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If you have seen the new Wallace and Gromit movie about were-rabbits threatening beautiful British produce, then you will definitely have a bit of a leg up with this game over those that have not - in addition to experiencing a very fun theater experience suitable for all ages.
The Curse of the Were-Rabbit game follows the lovable heroes Wallace and Gromit as they attempt to unravel the mystery of the vegetable-eating were rabbit, as well as fix many other problems in their dynamic, non-linear town. People move around and go about their daily lives as you do, and you really get the feel that the town is alive. Wallace politely says hello to everyone he passes in the streets, so you get to know the town's people without even trying.
If you don't know who Wallace and Gromit are, well, go out and see their hit movie right now. Also rent their videos to see their previous work, all lovingly crafted in clay by the geniuses at Aardman Animations. But as a quick tutorial: Wallace is the human and Gromit is the dog. Wallace is an inventor and makes some amazing inventions, though they often go haywire at the wrong moments. Gromit does not talk, but many people feel he is actually smarter than Wallace, and he is often called on to pull his master out of trouble after one major malfunction or another. Other than not talking, Gromit can do just about everything else including driving a car, flying an airplane and working as Wallace's business partner.
In the game, like the movie, the two's latest job is humanely disposing of rabbits that are threatening to consume melons, pumpkins, turnips, onions and other vegetables the town grows for a big vegetable competition. Disposing is kind of a harsh word for what they do. They suck them into their vacuum truck where the rabbits float around in a big tank of air till they get home. Then they are put into pens and fed and cared for by Wallace and Gromit. There really is no real long term plan as to what to do with the rabbits, other than perhaps release them after the show.
The problem is that space is running out in their home. So Wallace decides to brainwash the rabbits into not eating vegetables. This of course backfires and this is the major plot of the move and also the game.
However, the game focuses mostly on what Wallace and Gromit do from day to day in their pest control business. Basically you walk around town and people will ask you to perform favors for them. Some of them involve capturing a certain number of rabbits within a time limit and others, like delivering barrels to people, don't really have anything to do with pest control but are fun nonetheless. And Wallace and Gromit are happy to help people in need.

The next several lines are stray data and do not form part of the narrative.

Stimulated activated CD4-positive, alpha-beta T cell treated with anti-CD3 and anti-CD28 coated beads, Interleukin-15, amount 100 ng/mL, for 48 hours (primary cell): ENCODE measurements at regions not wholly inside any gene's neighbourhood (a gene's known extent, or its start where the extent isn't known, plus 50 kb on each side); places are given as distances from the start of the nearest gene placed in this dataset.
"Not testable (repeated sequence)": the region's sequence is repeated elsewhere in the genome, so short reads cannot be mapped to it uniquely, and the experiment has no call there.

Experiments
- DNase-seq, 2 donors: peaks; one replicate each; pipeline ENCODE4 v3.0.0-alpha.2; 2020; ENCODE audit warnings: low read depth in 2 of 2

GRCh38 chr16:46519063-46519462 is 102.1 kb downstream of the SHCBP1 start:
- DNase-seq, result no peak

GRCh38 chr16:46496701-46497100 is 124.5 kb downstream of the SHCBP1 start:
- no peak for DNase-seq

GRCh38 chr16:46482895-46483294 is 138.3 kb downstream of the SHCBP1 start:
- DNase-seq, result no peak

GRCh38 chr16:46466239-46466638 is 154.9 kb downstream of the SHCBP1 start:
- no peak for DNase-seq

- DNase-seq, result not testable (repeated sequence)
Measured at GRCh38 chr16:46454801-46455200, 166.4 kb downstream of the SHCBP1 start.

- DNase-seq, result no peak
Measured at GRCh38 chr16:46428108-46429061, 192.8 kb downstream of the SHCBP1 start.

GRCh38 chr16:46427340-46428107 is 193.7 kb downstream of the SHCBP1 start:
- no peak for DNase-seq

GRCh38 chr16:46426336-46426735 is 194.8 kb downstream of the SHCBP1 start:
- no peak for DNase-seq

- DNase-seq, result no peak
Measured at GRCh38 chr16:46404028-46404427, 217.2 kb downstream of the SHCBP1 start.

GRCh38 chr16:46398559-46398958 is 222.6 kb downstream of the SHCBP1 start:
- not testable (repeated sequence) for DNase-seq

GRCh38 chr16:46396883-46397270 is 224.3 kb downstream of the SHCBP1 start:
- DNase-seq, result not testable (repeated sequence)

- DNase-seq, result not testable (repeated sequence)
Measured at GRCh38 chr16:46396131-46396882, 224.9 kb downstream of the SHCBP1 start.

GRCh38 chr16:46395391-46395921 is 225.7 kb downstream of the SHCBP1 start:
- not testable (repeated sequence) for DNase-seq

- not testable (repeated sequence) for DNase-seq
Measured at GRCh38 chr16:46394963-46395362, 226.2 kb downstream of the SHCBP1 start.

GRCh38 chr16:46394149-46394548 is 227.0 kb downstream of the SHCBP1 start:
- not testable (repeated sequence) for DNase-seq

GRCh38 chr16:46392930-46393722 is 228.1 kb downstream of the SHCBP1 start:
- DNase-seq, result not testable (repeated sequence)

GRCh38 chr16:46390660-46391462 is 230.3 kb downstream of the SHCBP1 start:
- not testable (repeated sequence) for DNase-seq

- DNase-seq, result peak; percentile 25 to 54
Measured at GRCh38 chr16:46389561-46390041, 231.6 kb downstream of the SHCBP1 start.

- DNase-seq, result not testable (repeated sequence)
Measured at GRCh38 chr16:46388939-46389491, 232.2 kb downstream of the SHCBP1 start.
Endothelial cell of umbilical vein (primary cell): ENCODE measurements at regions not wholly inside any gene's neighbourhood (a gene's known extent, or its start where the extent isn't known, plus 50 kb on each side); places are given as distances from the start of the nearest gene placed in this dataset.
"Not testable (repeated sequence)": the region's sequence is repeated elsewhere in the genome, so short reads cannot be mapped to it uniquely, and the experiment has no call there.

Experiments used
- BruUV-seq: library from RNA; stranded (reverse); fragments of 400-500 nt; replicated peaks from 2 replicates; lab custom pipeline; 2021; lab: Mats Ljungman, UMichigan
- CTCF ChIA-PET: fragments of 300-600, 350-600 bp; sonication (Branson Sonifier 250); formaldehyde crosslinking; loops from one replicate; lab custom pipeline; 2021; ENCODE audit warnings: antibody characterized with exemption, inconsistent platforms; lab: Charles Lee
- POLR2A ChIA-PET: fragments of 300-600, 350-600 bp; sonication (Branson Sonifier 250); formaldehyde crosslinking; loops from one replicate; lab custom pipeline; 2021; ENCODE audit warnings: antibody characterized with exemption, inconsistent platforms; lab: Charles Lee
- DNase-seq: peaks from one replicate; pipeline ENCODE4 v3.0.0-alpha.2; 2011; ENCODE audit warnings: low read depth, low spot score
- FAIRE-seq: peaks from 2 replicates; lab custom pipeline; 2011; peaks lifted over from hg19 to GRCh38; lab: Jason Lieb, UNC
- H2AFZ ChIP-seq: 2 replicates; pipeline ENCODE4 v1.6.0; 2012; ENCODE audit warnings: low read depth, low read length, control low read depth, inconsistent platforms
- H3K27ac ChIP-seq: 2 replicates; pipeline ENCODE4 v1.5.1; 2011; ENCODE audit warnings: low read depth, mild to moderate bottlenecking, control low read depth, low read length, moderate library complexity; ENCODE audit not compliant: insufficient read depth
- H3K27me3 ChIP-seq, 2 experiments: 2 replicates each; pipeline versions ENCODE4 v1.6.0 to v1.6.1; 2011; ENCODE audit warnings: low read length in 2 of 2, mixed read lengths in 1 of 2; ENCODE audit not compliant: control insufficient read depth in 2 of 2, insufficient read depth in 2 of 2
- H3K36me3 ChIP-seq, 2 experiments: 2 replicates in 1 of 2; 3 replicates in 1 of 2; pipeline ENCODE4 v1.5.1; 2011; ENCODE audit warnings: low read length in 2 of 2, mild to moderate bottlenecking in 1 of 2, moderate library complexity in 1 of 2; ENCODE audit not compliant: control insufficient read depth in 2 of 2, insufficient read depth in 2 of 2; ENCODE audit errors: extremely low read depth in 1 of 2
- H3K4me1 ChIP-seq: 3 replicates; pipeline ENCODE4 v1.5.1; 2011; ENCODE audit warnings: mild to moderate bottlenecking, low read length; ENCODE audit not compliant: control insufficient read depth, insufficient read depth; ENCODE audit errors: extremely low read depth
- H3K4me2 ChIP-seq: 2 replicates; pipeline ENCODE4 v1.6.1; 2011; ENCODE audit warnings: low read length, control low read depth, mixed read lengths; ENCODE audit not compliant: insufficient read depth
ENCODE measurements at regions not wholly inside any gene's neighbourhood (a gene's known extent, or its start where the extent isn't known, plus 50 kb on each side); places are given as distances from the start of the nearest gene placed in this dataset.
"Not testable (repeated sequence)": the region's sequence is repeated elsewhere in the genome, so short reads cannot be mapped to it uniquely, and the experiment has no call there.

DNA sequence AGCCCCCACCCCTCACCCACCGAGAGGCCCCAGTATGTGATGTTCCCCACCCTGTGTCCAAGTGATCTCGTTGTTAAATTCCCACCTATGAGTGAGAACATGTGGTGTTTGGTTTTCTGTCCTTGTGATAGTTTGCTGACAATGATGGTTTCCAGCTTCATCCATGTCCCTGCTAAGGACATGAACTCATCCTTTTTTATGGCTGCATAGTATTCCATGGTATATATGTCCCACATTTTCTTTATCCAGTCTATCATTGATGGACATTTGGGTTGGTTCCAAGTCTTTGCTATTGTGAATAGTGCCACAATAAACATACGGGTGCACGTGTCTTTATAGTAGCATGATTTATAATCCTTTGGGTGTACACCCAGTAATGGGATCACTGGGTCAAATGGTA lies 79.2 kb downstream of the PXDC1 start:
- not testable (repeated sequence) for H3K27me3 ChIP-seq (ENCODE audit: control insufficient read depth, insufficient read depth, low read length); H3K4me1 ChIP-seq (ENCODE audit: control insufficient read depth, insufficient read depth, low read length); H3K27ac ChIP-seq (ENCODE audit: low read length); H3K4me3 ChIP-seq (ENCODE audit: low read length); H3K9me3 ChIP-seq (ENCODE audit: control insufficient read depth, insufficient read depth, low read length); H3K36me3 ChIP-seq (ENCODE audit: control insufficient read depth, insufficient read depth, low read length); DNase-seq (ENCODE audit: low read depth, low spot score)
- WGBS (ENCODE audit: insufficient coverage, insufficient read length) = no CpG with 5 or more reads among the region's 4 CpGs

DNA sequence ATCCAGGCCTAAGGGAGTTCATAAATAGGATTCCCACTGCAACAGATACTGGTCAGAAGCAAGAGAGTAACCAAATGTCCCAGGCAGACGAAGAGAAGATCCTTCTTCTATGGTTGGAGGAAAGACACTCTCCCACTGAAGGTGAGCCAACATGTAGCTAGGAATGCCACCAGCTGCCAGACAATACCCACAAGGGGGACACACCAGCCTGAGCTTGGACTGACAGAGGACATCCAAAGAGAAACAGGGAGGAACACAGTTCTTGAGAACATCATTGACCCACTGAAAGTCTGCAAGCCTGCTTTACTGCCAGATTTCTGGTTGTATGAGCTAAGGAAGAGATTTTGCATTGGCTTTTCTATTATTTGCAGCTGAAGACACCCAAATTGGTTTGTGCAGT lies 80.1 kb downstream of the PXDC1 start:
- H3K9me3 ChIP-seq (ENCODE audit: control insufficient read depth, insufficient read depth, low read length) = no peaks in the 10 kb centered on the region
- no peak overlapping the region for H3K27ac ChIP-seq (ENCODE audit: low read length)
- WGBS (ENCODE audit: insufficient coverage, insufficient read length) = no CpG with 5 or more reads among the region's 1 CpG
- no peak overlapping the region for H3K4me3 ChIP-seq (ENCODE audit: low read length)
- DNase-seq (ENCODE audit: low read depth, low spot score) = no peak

The graphics in the game are amazing. While not strictly claymation, the graphics mimic the clay world and properties of the movie perfectly. When you have Wallace jump onto a roof for example, he flops onto it and his legs dangle behind him for a while. He just looks like Wallace would from the movie.
The sound is pretty good as well, with your vacuum gun going off and pulling in different objects, as well as full voices for every character you meet in the game. Some of the actors from the movie also voice the same role here including Peter Sallis as Wallace and Helena Bonham-Carter as Lady Tottington.
The game is rated "E" for everyone, but I would caution parents on two points. First, some parts of the game are a little bit scary. Especially when the scene turns into nighttime, you will sometimes find yourself alone and facing some comical monsters, but ones that could nonetheless seem a bit scary to very young children. Secondly, some of the tasks are fairly difficult to complete, so again, young children might find it troublesome.
One of the best strengths of the game is that it is a one or two-player title. If you are playing by yourself, you can switch between Wallace and Gromit depending on what skills you need. But two people can play at the same time as Wallace and Gromit, working together to complete tasks. It is a lot more fun to play with a friend, and it is nice to see some quality two-person games that can be enjoyed by almost the entire family other than the dog, who if he is like Gromit, will probably be pretty good at it anyway.
The one negative aspect of the game is that some people will find the gameplay a bit too repetitive. Many of the tasks you are assigned are just different variations on the same basic themes.
In total, Wallace and Gromit have done it again. As a companion to the movie, this is one of the best tie-ins we have seen. And as a standalone title it's not too bad either. And playing with your children or your family at the same time in such a fun, animated environment is not something you want to miss.
Karen Rosenberry is GiN's Educational Reviewer. She has a Masters Degree in Education and enjoys using computer games to teach her students while they're being entertained. She can be reached at